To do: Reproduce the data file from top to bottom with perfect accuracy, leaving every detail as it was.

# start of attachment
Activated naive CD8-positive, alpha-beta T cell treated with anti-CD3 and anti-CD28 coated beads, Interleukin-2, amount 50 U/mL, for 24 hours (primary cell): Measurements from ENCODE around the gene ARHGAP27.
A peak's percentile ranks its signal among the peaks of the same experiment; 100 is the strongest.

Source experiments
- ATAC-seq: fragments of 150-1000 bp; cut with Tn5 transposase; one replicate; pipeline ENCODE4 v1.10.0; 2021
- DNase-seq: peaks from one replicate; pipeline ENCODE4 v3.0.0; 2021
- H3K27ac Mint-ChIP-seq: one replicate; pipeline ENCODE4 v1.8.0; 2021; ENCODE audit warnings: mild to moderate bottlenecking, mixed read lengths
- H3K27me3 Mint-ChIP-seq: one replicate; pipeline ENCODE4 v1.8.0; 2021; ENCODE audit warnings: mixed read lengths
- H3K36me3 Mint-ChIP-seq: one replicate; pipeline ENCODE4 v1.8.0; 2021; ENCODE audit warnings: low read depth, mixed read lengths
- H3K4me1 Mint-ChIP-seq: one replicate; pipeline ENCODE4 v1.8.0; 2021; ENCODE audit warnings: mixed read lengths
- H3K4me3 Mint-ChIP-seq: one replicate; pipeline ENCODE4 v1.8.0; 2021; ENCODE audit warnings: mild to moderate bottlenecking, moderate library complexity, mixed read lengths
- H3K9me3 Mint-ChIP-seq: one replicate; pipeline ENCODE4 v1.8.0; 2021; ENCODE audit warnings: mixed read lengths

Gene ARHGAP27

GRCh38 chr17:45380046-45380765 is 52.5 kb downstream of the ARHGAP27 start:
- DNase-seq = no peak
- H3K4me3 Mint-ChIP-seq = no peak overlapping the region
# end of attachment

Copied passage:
Activated naive CD8-positive, alpha-beta T cell treated with anti-CD3 and anti-CD28 coated beads, Interleukin-2, amount 50 U/mL, for 24 hours (primary cell): Measurements from ENCODE around the gene ARHGAP27.
A peak's percentile ranks its signal among the peaks of the same experiment; 100 is the strongest.

Source experiments
- ATAC-seq: fragments of 150-1000 bp; cut with Tn5 transposase; one replicate; pipeline ENCODE4 v1.10.0; 2021
- DNase-seq: peaks from one replicate; pipeline ENCODE4 v3.0.0; 2021
- H3K27ac Mint-ChIP-seq: one replicate; pipeline ENCODE4 v1.8.0; 2021; ENCODE audit warnings: mild to moderate bottlenecking, mixed read lengths
- H3K27me3 Mint-ChIP-seq: one replicate; pipeline ENCODE4 v1.8.0; 2021; ENCODE audit warnings: mixed read lengths
- H3K36me3 Mint-ChIP-seq: one replicate; pipeline ENCODE4 v1.8.0; 2021; ENCODE audit warnings: low read depth, mixed read lengths
- H3K4me1 Mint-ChIP-seq: one replicate; pipeline ENCODE4 v1.8.0; 2021; ENCODE audit warnings: mixed read lengths
- H3K4me3 Mint-ChIP-seq: one replicate; pipeline ENCODE4 v1.8.0; 2021; ENCODE audit warnings: mild to moderate bottlenecking, moderate library complexity, mixed read lengths
- H3K9me3 Mint-ChIP-seq: one replicate; pipeline ENCODE4 v1.8.0; 2021; ENCODE audit warnings: mixed read lengths

Gene ARHGAP27

GRCh38 chr17:45380046-45380765 is 52.5 kb downstream of the ARHGAP27 start:
- DNase-seq = no peak
- H3K4me3 Mint-ChIP-seq = no peak overlapping the region